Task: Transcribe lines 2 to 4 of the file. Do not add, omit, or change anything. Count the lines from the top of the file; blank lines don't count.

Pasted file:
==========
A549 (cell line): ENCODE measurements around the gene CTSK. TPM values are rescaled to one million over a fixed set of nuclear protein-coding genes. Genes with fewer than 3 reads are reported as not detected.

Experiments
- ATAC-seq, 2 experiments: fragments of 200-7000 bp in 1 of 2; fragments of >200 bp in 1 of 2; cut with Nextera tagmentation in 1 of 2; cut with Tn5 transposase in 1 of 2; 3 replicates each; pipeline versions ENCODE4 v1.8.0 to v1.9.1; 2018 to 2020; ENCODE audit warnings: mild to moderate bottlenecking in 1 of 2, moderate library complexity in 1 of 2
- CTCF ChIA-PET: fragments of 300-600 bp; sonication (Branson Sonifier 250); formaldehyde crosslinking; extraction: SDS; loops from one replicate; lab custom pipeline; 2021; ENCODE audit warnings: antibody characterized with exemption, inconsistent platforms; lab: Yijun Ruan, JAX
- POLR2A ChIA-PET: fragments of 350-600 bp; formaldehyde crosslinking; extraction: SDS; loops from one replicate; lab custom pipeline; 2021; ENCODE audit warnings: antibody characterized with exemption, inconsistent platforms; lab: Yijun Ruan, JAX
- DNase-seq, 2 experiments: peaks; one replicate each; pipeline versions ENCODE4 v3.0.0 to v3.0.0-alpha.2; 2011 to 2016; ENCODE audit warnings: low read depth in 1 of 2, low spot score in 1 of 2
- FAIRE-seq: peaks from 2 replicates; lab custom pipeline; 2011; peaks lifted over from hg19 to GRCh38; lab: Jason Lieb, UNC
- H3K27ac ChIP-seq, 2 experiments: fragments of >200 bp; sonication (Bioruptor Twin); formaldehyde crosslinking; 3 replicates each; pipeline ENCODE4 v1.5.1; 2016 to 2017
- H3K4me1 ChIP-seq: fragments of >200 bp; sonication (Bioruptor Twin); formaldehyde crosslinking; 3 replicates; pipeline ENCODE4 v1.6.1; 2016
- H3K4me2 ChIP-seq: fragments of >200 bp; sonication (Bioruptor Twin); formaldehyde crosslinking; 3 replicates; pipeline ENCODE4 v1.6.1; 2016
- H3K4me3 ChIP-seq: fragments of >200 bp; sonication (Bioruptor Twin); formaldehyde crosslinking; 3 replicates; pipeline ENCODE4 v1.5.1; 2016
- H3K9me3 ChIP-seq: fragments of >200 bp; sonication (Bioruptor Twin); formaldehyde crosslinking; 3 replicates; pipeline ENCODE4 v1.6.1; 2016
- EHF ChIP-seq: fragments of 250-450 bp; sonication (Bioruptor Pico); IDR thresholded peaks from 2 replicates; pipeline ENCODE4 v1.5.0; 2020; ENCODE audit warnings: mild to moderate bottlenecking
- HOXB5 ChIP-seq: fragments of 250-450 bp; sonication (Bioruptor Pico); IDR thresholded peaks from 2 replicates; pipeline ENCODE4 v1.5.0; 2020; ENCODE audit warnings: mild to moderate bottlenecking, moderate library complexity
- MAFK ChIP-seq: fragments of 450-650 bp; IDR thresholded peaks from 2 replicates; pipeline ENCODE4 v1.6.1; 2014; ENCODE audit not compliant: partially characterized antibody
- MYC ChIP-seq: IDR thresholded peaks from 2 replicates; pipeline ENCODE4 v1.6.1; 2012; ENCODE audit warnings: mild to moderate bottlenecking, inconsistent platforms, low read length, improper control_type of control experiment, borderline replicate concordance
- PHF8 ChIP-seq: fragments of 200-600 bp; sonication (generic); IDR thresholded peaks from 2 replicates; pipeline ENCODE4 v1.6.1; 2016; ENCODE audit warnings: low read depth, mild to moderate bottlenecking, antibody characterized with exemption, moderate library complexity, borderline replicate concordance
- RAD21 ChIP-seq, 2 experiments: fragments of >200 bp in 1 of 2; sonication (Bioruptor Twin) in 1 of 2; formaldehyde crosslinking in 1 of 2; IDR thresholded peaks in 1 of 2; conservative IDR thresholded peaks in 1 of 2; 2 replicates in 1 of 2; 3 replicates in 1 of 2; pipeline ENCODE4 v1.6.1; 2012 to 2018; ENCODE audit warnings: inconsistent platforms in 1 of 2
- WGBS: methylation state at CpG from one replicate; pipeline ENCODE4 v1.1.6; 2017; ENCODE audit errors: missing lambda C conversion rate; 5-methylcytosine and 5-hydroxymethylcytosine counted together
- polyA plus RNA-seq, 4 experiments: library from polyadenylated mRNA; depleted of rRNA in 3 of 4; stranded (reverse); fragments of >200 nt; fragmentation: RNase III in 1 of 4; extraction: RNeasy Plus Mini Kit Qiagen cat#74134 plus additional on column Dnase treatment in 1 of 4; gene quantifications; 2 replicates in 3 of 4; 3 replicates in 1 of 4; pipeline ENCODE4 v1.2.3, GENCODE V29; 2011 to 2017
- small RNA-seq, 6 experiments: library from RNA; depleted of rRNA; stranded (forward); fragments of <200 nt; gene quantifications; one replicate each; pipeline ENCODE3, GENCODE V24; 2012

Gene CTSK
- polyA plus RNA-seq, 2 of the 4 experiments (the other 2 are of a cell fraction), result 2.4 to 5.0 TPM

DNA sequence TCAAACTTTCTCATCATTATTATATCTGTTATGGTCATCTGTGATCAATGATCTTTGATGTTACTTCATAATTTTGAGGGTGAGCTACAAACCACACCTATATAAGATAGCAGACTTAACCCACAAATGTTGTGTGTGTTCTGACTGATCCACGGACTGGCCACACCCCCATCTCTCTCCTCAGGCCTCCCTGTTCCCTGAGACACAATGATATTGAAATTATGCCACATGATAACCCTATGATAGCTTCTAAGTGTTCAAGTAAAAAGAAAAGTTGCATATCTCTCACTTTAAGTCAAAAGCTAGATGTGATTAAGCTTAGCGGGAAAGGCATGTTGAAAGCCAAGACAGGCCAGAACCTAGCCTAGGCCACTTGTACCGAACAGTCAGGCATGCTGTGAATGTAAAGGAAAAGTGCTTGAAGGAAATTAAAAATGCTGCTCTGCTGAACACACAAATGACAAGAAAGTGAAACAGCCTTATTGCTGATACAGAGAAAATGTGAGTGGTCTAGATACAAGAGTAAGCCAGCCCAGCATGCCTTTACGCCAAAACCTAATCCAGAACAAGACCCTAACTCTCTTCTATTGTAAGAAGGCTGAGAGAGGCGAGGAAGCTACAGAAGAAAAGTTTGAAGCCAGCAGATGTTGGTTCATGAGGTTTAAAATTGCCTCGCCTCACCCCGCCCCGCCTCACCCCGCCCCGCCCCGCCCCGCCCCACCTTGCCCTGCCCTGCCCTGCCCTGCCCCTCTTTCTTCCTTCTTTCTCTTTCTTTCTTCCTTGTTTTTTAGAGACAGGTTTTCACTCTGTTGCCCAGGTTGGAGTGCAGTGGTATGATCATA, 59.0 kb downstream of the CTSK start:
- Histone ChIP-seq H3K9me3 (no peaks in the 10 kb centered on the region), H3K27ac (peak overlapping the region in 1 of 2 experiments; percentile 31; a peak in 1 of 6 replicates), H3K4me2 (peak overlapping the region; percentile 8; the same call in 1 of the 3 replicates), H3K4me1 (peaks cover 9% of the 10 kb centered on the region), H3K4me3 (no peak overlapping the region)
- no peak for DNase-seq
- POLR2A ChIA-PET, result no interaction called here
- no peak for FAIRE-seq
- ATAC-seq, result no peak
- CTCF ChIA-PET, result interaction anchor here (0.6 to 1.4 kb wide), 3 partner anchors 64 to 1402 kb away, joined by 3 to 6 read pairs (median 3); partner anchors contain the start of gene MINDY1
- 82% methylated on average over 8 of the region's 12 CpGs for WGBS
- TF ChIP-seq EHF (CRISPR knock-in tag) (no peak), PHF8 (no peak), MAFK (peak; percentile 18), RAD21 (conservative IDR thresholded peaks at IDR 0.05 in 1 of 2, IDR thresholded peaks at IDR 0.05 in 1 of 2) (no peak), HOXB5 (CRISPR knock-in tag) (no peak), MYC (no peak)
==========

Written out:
Experiments
- ATAC-seq, 2 experiments: fragments of 200-7000 bp in 1 of 2; fragments of >200 bp in 1 of 2; cut with Nextera tagmentation in 1 of 2; cut with Tn5 transposase in 1 of 2; 3 replicates each; pipeline versions ENCODE4 v1.8.0 to v1.9.1; 2018 to 2020; ENCODE audit warnings: mild to moderate bottlenecking in 1 of 2, moderate library complexity in 1 of 2
- CTCF ChIA-PET: fragments of 300-600 bp; sonication (Branson Sonifier 250); formaldehyde crosslinking; extraction: SDS; loops from one replicate; lab custom pipeline; 2021; ENCODE audit warnings: antibody characterized with exemption, inconsistent platforms; lab: Yijun Ruan, JAX